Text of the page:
The James T. Staples riverboat (officially registered as the Jas. T. Staples, also known as the Big Jim) was a Tombigbee River stern-wheel paddle steamer belonging to Captain Norman Staples, the boat’s designer who named it after his father.
The Bladon Springs Cemetery is haunted by Captain Norman Staples, captain of the James T. Staples riverboat. Staples experienced hardships brought on by a large steamboat company’s unethical practices and desire to establish a monopoly over all boats on the Alabama rivers.
Sometime during the early 1800s, a man named Charles Boyington and his best friend, Nathaniel Frost, spent many of their afternoons together in the Church Street Graveyard located on Bayou Street. It is unknown why the chose this location in particular to spend their time, but the two were always remembered by the place.
The Auburn University Chapel, built in 1851 by a Presbyterian congregation, is the oldest public building in Auburn, Alabama. During the Civil War, it was utilized as a hospital for wounded Confederate soldiers. In 1864, Sydney Grimlett, a British volunteer serving for the South, was struck in the leg by pieces of cannon shrapnel. By the time he received care for his injured limb, it had turned gangrenous. Grimlett died of blood loss during the amputation (some sources claim he succumbed to the infection). He was buried in the nearby graveyard.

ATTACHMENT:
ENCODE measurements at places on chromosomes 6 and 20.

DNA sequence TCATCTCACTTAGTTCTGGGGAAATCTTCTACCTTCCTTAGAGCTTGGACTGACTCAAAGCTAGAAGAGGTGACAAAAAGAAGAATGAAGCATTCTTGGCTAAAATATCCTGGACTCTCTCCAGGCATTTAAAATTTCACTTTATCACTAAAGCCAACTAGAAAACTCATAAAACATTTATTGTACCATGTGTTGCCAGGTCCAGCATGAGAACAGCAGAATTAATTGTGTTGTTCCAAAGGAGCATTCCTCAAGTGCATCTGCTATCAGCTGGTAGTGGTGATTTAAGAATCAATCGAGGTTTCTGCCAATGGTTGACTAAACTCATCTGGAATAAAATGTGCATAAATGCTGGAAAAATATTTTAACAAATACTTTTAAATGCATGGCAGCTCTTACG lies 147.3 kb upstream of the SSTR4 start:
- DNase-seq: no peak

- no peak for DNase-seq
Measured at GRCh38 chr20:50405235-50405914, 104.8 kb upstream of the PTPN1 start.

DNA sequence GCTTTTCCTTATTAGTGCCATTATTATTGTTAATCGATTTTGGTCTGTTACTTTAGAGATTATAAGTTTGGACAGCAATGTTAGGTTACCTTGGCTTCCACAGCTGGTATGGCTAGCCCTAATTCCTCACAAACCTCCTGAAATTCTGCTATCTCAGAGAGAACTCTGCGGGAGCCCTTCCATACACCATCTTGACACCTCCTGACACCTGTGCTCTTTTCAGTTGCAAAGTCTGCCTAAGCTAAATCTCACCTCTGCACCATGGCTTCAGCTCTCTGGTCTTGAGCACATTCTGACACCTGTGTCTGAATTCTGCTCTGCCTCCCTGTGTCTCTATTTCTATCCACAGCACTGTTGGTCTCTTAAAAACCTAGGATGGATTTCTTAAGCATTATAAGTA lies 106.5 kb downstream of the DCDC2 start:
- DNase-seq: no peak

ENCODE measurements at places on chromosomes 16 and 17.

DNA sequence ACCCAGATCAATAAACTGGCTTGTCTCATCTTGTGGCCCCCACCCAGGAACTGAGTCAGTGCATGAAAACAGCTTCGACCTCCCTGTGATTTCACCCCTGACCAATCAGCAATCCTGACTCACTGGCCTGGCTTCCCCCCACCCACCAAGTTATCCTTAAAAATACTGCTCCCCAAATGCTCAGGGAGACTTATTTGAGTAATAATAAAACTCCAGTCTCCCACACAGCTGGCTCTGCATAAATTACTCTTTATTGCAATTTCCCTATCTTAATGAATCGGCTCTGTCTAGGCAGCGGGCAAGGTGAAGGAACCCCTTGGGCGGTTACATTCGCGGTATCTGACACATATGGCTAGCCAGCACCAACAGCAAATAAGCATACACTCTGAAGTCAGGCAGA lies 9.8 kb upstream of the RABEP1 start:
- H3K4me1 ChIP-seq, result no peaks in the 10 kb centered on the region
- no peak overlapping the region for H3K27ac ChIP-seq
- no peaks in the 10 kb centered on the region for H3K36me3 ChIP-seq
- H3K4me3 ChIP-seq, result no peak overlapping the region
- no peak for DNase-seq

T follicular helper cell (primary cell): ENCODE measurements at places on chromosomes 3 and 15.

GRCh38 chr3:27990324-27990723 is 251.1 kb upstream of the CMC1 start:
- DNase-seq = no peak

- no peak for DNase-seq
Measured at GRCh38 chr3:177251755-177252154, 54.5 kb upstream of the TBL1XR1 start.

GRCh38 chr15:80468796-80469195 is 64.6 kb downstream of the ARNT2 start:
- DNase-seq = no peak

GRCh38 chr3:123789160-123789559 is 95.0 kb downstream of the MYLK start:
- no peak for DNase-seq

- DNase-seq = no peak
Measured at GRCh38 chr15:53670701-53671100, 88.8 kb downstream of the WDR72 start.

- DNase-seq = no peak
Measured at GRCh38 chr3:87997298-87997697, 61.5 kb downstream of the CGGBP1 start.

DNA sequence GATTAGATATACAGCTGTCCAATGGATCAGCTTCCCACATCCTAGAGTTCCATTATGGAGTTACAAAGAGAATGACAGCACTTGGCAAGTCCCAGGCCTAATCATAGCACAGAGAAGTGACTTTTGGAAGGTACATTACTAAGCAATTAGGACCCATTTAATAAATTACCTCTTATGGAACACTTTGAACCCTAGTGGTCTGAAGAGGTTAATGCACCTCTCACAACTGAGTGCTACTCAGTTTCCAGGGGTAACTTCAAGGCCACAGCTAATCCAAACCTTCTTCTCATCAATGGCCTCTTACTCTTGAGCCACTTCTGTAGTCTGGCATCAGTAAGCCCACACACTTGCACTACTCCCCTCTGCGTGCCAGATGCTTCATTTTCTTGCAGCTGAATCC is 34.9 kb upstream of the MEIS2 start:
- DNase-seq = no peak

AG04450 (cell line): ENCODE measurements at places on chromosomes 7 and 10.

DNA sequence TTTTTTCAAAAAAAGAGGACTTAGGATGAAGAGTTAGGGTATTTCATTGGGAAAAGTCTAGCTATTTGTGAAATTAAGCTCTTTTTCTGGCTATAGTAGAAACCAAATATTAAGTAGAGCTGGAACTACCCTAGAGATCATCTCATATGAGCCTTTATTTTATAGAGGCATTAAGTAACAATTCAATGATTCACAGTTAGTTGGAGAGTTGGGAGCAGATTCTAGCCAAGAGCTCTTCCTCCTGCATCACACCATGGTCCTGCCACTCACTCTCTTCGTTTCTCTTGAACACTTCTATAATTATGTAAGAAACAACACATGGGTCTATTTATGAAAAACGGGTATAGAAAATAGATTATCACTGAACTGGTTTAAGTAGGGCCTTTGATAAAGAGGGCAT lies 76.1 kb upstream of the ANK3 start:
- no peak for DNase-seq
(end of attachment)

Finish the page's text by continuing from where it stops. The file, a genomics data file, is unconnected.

The Adams Grove Presbyterian Church, constructed in the Greek revival-style in 1853, is one of the few pre-Civil War churches remaining in the area. The cemetery outside of the church was built at least five years prior. The last congregation was held in either 1974 or 1986, depending on the source. It is widely considered to be one of the most haunted locations in Alabama.
In 1932, California government purchased 1,760 acres of land in Lewis Ranch in order to build the Camarillo State Mental Hospital (1936 – 1997). Camarillo treated patients with developmental disabilities and mental illnesses; criminally ill patients were sent to Atascadero State Hospital.locations/north-america/usa/california/
The Atascadero State Hospital (DSHA) was opened in 1954 as a state-run, self-contained forensic center designed to house inmates deemed "criminally insane" by the Superior Court, Board of Prison Terms, and/or the Department of Corrections.
Originally opening as “The Great Asylum for the Insane” in 1885 and later called “California Hospital for the Chronic Insane” and “State Asylum at Agnews” (1889), the facility was established by an act of the California Legislature in order to care for the mentally ill.